Melbourne-native Shanina Shaik walked into our offices with wind-tousled hair and some very handsome arm candy: Tyson Beckford. The 20-year-old model met Beckford while filming the Australian version of Make Me a Supermodel in 2008, and the couple have been dating for almost three years now. She was a runner-up on the show, but she had no issues finding representation in New York; she’s currently signed with Next Model Management. With a distinct mix of her father’s Pakistani and Saudi Arabian roots with her mother’s Lithuanian and Australian heritage, Shaik just scored a breakthrough when she walked in the Victoria’s Secret Fashion Show last week. In our thirty minutes with Shaik, the sweet-natured model opened up about her time on a modeling reality TV show and finally getting her dream job.
Tell me a bit about your childhood.
I was born and raised in Melbourne, Australia. I actually started modeling when I was 8 years old. I did a little catalogue stuff and modeled for Target and K-Mart. And then I stopped when I went to high school, because I got accepted into an accelerated program. I had to take a test to get into my school, but it let me do two years of schooling in one year. I ended up getting my diploma a year before my classmates.
You started modeling at such a young age.
I do believe that models should be older now. You tell girls to go and catwalk and be sexy, but some of these girls have never even experienced their first kiss, so they don’t understand how to be like that. And they grow up a lot faster, too. They’re not even enjoying it – or doing their schoolwork first. They’re not mature yet, and you’re sending them out into a world where there are promoters on the street, and men, and they don’t understand. They’re like, “Oh wow, these compliments!” but they don’t understand yet. You need your mum or your dad around still.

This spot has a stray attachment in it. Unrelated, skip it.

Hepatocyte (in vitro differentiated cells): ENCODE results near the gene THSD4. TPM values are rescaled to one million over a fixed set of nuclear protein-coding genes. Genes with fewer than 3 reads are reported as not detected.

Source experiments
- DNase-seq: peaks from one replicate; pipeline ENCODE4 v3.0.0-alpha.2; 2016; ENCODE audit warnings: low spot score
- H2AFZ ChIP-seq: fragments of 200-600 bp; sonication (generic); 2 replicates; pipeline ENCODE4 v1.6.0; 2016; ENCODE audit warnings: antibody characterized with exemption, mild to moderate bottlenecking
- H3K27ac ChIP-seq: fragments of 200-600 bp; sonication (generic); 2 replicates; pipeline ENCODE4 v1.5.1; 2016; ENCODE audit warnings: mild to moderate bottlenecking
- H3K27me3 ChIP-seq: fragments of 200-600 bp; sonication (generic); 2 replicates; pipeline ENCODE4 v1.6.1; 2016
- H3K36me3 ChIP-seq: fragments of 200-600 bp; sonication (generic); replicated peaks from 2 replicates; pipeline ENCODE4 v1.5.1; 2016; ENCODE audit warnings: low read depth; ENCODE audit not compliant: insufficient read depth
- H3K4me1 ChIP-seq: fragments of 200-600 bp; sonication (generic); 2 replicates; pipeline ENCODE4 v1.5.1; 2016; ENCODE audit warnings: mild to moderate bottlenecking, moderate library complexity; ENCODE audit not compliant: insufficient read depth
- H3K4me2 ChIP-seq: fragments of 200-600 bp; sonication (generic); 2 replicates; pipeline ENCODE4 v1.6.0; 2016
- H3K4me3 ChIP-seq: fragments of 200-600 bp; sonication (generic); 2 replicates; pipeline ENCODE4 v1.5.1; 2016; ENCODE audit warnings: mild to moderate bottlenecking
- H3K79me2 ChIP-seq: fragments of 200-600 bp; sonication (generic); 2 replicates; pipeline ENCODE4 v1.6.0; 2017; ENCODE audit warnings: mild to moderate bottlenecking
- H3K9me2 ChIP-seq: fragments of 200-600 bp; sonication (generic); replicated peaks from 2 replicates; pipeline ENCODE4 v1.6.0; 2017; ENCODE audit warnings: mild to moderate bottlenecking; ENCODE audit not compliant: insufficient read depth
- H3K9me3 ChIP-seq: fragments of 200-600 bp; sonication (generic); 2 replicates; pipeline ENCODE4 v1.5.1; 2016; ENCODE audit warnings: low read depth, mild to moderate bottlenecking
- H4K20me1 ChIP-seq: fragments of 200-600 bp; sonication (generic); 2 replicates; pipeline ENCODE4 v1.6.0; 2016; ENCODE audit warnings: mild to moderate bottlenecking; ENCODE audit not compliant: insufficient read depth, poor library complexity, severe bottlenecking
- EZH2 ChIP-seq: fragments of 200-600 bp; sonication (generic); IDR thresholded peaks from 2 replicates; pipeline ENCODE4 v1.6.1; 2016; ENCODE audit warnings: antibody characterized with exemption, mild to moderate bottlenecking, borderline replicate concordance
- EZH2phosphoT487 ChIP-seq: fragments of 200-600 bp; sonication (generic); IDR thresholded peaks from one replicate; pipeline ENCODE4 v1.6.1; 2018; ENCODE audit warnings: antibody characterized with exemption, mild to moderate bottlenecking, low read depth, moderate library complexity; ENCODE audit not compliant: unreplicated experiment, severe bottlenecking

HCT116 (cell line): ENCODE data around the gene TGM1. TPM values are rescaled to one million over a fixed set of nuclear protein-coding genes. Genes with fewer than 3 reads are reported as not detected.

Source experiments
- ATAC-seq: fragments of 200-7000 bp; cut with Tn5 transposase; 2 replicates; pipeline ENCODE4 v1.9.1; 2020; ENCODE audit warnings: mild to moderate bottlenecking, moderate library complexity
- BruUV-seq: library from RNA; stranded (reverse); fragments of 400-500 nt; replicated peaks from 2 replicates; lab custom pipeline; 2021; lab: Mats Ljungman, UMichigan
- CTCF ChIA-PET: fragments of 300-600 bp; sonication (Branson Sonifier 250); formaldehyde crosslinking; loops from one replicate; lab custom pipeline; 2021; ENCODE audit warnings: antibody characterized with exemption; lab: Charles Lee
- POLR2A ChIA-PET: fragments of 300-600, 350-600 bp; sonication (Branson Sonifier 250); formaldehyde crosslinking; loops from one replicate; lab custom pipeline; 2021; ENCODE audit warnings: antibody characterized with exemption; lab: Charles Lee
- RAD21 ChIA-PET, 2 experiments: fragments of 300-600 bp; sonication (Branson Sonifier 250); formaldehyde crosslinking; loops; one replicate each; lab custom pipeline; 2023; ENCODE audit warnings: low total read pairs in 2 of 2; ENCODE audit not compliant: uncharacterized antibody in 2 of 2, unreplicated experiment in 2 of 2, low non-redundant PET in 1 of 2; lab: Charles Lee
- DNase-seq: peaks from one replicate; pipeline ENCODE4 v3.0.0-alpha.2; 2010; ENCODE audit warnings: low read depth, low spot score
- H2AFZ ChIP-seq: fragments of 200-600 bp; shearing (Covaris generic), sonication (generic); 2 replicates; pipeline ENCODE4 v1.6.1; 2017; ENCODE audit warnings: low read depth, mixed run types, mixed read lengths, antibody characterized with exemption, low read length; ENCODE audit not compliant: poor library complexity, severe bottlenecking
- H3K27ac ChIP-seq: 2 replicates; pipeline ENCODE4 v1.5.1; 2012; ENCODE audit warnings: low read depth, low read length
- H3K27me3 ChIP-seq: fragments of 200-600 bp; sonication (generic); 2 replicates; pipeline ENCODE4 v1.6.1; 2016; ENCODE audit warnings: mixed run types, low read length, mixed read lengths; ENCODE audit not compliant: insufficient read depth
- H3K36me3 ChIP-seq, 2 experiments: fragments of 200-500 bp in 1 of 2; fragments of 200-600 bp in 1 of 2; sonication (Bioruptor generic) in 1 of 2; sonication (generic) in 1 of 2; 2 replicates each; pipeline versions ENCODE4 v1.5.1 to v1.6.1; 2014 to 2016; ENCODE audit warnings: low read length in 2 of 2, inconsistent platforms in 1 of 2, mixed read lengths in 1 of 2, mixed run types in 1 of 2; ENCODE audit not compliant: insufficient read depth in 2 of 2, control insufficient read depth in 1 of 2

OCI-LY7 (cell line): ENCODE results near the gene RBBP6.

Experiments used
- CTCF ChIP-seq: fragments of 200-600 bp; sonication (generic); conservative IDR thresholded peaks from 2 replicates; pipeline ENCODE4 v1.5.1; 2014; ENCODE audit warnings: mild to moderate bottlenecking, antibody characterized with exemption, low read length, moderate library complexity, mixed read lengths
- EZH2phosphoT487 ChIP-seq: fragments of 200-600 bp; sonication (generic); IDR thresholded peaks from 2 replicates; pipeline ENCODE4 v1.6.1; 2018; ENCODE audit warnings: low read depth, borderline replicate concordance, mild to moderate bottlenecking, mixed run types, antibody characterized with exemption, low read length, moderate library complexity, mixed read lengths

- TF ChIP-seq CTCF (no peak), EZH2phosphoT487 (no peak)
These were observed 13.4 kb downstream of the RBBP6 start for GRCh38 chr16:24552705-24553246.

How did you get back into modeling?
People kept telling me to model, so when I was fifteen I entered the Girlfriend Model Competition, which is the same contest Abbey Lee won years ago. I didn’t get very far. While agents were interested in me, I was too young to move to Sydney and nothing was really happening in Melbourne, modeling-wise, so I went for Make Me a Supermodel Australia and that’s when things started up again.
What was that experience like?
I don’t like to talk about it. I don’t talk about it with jobs because it’s not really relevant. It helped me in — it helped me show that I can model.
Fatima Siad of ANTM recently told us she kind of resented her experience on a modeling reality show.
I know Fatima. She was the first girl I ever saw in my model’s apartment. We lived together, just us two girls. It doesn’t do well for models to be attached to a reality show. Being on the show, it came to a point where it wasn’t about modeling anymore; it was about the drama. I wouldn’t say I regret it because it did start something for me. Also, I met Tyson because of the show. Let me just tell you, reality TV is not real.
Your breakthrough was walking the Victoria’s Secret Fashion Show last week.
So this was my third year trying out for the VS show. There’s a huge casting call in mid-October, so I always know it’s coming. I always tell myself, “Okay, work out!” [Laughs.]
Were you nervous about being in lingerie?